It has been seven months since I returned from Switzerland. Might it be time to wrap up the posting about the trip? Yep. That's what I thought you'd say. So, I guess this is it, the last report on the 2008 Swiss ride. When you are through cheering, you can read on...
Week of Sunday, September 7
Travel Home and Adjusting
Flights home (Zurich to Brussels, Brussels to Chicago and Chicago to La Crosse) were uneventful and, to my surprise and relief, not so uncomfortable as I had feared. Many thanks to the nice young lady who sat next to me on the long flight to Chicago as she helped during the meal service, opening packages of silverware and the assortment of food items wrapped in that nearly-impenetrable-in-the-best-of-circumstances packaging.
Eileen, as part of the conspiracy (remember, that's Bill's word), had gotten in touch with Paul, who met me at the airport in La Crosse. He was a welcome sight indeed. Not only did he deal with the luggage - my suitcase and the bike box arrived on the same flight that I did - he took me to the grocery store to shop for provisions and then treated me to dinner at TGI Friday's. Much appreciated. Very much appreciated. When I settled in, I found a message from Ron on the phone. He had a similar experience and called to offer support and advice regarding medical treatment. Now his experience was only similar in that we both had broken collar bones; beyond that, his injuries were considerably more serious. That did, however, lend a certain weight to his advice!
Bill wanted to check on my well being early in the week, so we went to the Bodega. As good a place as any for a medical consult. He offered assistance as needed. I appreciated this, of course, but wondered deep down if this wasn't more to make sure he didn't get into any more trouble with our wives over the accident and resulting conspiracy. And this could happen. While Bill has not had a really serious cycling injury himself, he is a known carrier.
Bob and Gordy stepped up and helped me keep the splint adjusted. You might recall that the nurse in Switzerland told me that it "might be a little uncomfortable," and that I was to come to the conclusion that this was one of the great understatements of all time. The new splint I got here was sooooo much better.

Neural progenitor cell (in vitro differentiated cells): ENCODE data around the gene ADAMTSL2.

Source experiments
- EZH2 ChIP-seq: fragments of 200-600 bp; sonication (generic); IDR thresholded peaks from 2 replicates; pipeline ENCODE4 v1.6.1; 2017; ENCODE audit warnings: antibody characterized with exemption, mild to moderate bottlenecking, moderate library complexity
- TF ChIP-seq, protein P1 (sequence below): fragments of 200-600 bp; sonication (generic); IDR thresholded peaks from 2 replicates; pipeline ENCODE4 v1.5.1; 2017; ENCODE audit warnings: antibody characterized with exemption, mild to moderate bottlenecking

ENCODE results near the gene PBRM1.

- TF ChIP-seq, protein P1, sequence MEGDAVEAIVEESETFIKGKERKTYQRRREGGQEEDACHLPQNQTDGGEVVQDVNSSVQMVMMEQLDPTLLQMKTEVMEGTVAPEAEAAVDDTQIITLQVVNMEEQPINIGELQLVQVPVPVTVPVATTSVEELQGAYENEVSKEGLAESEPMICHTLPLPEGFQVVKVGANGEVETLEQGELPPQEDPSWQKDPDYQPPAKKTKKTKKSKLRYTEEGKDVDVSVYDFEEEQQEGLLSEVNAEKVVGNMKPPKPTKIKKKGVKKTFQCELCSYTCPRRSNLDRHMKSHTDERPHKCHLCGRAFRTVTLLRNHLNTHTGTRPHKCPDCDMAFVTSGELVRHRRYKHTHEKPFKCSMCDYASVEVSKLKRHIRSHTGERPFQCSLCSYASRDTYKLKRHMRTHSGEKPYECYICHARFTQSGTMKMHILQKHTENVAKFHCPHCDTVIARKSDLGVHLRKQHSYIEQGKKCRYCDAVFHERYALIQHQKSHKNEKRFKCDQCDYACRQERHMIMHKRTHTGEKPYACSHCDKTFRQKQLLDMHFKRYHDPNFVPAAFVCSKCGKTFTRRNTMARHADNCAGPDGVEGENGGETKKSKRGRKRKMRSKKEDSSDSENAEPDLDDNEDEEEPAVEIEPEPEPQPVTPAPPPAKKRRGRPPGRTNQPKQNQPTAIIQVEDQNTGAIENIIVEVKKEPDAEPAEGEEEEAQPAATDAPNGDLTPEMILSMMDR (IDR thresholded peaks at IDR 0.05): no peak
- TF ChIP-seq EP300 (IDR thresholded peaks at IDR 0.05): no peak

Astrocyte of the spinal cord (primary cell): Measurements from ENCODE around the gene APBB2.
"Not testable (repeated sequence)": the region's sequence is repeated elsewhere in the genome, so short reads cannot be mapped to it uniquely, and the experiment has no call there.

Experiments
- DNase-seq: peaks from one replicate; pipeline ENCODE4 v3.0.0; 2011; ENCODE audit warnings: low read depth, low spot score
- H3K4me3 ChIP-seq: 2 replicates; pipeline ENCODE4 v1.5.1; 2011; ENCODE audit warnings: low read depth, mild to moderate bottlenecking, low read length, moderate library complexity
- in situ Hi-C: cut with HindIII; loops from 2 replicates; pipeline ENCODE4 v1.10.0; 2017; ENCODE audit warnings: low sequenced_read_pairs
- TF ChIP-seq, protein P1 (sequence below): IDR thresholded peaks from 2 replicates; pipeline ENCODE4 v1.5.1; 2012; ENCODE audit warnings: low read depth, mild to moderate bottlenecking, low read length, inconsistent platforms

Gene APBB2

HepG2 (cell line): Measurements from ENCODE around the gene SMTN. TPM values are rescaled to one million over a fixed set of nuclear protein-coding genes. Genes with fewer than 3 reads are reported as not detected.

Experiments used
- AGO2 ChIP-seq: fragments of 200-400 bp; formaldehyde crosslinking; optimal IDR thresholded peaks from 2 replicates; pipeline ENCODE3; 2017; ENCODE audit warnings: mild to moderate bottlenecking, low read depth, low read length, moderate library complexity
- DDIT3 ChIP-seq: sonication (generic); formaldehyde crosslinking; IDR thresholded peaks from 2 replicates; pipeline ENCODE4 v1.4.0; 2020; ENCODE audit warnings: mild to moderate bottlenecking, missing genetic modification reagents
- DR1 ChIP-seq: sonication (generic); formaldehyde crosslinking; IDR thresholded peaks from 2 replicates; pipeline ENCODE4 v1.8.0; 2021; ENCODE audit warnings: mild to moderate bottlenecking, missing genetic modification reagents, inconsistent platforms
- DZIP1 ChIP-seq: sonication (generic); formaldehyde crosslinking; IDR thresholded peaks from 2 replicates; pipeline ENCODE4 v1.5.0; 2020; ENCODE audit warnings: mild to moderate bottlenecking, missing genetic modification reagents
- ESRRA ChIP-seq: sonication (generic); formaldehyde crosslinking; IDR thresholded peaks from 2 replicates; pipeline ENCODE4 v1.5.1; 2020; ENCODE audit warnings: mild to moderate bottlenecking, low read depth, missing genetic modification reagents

Jerry and Lois provided a meal. And company in enjoying it, making it that much more pleasant. Jerry also agreed to change the dressing on my shoulder a couple of times. Above and beyond... Andrea sent along a batch of oatmeal raisin cookies (AKA fruit and fiber delivery systems); Mike didn't eat any before he delivered them (I'm told) and he drove me home one morning to get a forgotten security badge. In fact, everyone expressed concern and provided kindnesses that made the week tolerable.
In general, the shoulder wasn't too painful; but, there were moments. Like the time something rolled off the kitchen counter and I instinctively reached out with my left hand to catch it. YIKES!!!! Also, getting in and out of bed resulted in distinctly unpleasant sensations so I "slept" in the recliner in the living room more than once. Not surprisingly, I was tired most of the time. I drove a bit, going to the clinic and store. It wasn't too bad, although I kept the shoulder belt UNDER my arm; you know, the thought of it cinching up against my broken clavicle...
Shirley did the cruise with her mom and they had a wonderful time. With a lot of help, I muddled through the week. By the time she got home, I was becoming functional in a minimalistic way, but it was certainly nice to have her back.
You already know the rest of the story. The clavicle officially declared a non-union in February; Lance jumping on the bandwagon; me riding again, an experiment to see if the non-union is going to be an OK state or if surgery might be in the offing. And, planning a real test with the Glacier National Park, Waterton ride in July. I'm in training for it. And I have a really long way to go. Now...
...bring me that horizon!